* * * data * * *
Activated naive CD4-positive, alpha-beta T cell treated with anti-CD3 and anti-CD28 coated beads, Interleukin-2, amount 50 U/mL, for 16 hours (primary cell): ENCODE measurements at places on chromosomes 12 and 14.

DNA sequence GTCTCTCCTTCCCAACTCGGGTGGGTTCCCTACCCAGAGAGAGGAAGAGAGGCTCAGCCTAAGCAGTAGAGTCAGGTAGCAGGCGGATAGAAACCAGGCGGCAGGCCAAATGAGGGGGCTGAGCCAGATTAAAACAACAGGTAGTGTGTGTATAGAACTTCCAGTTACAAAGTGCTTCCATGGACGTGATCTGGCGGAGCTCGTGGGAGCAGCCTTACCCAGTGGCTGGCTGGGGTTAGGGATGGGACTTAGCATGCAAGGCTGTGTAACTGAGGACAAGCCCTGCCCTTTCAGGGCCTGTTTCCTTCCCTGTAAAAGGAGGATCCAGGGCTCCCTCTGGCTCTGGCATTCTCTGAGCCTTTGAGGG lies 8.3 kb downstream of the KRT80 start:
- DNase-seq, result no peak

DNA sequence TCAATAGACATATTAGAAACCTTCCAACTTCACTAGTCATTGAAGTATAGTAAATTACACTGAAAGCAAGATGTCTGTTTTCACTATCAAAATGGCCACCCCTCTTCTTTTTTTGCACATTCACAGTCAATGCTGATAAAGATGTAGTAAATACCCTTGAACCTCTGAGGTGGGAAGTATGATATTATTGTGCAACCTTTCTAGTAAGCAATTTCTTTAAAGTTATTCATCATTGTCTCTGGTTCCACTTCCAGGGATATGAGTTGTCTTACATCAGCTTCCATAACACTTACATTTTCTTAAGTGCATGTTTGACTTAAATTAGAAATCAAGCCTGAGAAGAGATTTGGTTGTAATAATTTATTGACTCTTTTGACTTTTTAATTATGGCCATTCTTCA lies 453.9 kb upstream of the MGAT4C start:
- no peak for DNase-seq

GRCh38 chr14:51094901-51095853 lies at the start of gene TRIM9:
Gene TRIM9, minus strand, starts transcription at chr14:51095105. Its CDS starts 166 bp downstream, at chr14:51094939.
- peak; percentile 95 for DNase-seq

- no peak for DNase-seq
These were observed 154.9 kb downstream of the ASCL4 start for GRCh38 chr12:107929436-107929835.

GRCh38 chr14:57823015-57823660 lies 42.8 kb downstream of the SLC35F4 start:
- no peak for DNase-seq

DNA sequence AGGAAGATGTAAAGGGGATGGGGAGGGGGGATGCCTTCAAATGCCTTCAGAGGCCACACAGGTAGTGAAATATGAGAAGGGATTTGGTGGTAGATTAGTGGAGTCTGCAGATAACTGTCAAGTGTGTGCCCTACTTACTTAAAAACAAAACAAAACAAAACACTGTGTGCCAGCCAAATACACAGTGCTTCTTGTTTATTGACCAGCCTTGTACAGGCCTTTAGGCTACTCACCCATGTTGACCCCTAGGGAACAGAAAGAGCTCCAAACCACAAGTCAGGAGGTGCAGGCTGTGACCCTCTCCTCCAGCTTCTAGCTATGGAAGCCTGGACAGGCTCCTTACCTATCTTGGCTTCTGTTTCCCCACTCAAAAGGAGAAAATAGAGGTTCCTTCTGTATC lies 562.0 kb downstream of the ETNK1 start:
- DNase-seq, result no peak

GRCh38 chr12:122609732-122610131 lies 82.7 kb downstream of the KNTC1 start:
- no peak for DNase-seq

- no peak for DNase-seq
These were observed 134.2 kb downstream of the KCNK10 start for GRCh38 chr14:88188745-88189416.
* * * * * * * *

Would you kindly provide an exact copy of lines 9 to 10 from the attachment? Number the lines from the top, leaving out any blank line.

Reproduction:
- no peak for DNase-seq
These were observed 154.9 kb downstream of the ASCL4 start for GRCh38 chr12:107929436-107929835.